THE BLOG

A Path to Victory in 2010

03/23/2010 05:12 am ET | Updated May 25, 2011
  • Hoyt Hilsman Author, journalist and former Congressional candidate

While the prospects for Democrats in the 2010 midterm elections are looking grim, there is a path to victory -- if we decide to take it. The populist tide that swept Scott Brown to victory in Massachusetts and propelled the tea party protests over the past year, is essentially the same wave of sentiment that Barack Obama rode to the White House. President Obama himself acknowledged that fact in an interview this week with ABC News:

The same thing that swept Scott Brown into office swept me into office. People are angry and they are frustrated - not just because of what's happened in the last year or two years, but what's happened over the last eight years.

So what has happened over the last eight years? To put it bluntly, the government has lost touch with the American people. First, it was the misguided war in Iraq and the corruption in Congress, then the mishandling of Katrina, the bank bailouts and, most recently, the protracted health care reform effort that has turned into a game of Washington insiders and industry lobbyists. Not to mention the drumbeat of constant bickering and partisanship between Democrats and Republicans.

Talk show pundits on the left and the right make this out to be a battle of ideologies, of philosophies of government or of policy. But they are simply wrong. This is a fight over representative government, plain and simple. The majority of the American people want leaders who represent them -- not on every single issue of policy or even of values -- but on the core issues that are most important to them. Most people don't give a fig about ideology, but when it comes to what is important to their families and communities, they will very quickly step up and fight.

Right now, what is most important to Americans is the dire state of our economy. And it's not about the economy in some abstract sense -- it's about your neighbor down the street who got laid off or your sister who was furloughed. It's about your own job, and whether or not it will exist in six months or a year. It's about making your mortgage payment or paying for day care for your child. These are the issues that have focused the minds of Americans on their government and spurred a populist revolt.

Americans are famous for their common sense, justifiably so. They understand that our economic woes run deep, and that the government does not have the power to instantly turn things around. However, what they do expect is that our leaders -- in the face of the worst economic crisis since the Great Depression -- will focus single-mindedly on doing whatever they can to create jobs and revitalize the economy. Our leaders have not done that, and now the citizen revolt is in full swing. Of course, health care reform is important, as are the wars in Iraq and Afghanistan, along with a host of other issues. But all that pales in comparison to the 800-pound gorilla of the economic crisis, which is way at the top of citizen concerns in all opinion polls. Whether they are Democrats, Republicans or independents, our leaders ignore these polls at their peril.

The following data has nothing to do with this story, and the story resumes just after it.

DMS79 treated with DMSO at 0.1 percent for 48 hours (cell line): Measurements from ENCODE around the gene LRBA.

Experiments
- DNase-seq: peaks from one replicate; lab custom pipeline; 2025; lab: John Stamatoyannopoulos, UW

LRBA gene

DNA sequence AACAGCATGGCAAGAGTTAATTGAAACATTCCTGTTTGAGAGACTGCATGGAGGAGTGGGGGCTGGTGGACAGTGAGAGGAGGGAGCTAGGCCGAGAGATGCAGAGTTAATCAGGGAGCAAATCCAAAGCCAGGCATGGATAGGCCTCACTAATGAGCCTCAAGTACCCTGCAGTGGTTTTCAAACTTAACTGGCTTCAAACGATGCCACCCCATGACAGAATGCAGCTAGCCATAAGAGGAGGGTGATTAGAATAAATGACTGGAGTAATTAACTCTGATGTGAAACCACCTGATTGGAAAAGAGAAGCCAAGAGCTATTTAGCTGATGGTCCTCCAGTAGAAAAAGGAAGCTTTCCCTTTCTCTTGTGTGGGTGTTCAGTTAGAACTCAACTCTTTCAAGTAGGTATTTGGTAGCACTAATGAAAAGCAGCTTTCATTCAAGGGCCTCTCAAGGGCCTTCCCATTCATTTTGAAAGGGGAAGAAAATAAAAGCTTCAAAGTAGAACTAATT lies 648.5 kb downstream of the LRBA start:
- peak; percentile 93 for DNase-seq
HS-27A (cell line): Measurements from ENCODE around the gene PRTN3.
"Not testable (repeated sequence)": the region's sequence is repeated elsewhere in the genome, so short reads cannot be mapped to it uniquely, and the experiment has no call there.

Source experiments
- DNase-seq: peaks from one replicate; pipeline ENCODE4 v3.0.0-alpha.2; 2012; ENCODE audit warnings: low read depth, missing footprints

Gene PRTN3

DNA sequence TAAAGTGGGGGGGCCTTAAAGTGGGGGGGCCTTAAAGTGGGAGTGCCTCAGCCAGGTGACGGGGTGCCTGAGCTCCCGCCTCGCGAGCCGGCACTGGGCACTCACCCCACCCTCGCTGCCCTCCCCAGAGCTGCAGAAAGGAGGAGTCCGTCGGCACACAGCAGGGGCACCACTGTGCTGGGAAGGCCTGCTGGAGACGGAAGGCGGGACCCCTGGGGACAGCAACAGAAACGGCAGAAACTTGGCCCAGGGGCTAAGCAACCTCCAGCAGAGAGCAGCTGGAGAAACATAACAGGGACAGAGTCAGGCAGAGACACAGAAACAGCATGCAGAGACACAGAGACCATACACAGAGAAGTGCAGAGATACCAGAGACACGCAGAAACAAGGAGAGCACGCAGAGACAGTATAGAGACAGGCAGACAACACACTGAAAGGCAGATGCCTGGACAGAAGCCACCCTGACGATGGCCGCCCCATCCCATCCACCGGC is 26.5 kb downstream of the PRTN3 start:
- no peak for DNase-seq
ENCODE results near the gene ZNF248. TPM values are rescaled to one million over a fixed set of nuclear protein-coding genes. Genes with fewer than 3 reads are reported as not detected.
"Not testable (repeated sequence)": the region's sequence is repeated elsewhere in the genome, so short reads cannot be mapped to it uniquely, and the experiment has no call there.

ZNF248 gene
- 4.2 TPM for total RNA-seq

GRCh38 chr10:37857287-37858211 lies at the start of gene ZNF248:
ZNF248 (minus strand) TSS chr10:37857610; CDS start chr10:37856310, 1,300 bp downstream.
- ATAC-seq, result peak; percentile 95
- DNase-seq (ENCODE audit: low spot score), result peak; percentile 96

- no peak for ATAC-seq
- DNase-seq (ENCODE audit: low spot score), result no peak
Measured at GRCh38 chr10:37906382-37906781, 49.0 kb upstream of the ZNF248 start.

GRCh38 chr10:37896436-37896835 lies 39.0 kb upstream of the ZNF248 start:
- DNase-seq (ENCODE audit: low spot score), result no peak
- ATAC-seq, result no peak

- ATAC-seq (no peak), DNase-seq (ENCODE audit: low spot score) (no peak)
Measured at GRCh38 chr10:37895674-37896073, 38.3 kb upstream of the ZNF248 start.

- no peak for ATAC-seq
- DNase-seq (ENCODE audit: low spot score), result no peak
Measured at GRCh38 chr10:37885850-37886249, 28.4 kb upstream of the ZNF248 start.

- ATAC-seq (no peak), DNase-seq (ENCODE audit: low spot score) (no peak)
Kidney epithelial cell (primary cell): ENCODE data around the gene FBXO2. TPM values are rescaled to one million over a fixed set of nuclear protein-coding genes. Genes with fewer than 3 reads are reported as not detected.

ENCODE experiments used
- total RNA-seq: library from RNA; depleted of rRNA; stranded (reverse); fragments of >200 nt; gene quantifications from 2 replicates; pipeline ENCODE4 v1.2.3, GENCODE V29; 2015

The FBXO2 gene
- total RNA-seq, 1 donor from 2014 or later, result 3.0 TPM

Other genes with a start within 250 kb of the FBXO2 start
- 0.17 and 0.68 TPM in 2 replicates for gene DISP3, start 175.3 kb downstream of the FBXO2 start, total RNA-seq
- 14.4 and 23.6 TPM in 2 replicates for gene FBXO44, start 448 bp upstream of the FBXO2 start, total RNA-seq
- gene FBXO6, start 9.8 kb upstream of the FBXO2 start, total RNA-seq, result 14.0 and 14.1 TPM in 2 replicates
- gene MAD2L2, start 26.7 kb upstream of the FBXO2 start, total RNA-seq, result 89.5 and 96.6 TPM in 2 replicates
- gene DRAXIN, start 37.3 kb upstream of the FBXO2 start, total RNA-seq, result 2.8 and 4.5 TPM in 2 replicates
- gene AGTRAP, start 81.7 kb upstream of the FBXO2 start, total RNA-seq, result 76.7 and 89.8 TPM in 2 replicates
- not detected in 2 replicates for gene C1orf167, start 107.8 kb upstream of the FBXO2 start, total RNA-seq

Both parties go into the 2010 elections with the headwind of a populist revolt. For the Democrats, they will face the wrath that voters naturally direct at the party in power. As for the Republicans, voters are disgusted by their stubborn refusal to address the economic crisis and their adopting the purely political tactic of stonewalling. "A pox on all your houses," is the voters' response. In the end, it doesn't really matter which party you come from. The path to victory in 2010 will be a vigilant focus on the economy. Whether the mantra is "jobs, jobs, jobs" or "it's the economy, stupid," politicians need to wake up and focus on what voters are saying, beyond the racket of Beltway punditry.

For Democrats, the good news is that Republicans are offering no viable alternative to revitalizing the economy. Voters recognize this and will respond to any candidate, regardless of party affiliation, who starts paying attention to what they want. President Obama has only lately gotten this message. But, frankly, this is not about Obama, who is not running again until 2012. This is about candidates for Congress -- both incumbents and challengers -- who have a rare opportunity to stand up for what has always been a cornerstone of Democratic principles.

The Democratic party has long been the champion of working, middle-class people and has a strong record of economic growth. From FDR and JFK to Lyndon Johnson and Bill Clinton, Democrats have been the party of growth and prosperity. It makes no sense that, during a time of grave economic crisis, the party should be distracted by social wedge issues or even important priorities like health care that do not address the fundamental economic problems faced by ordinary Americans.

If Democratic candidates in 2010 will return to solid representative politics on the local level -- listening to voters and addressing their concerns -- then they will stand a fighting chance, whether as incumbents or challengers, to withstand the populist firestorm. In fact, they may become better leaders in the process, and more truly representative of the people they seek to represent.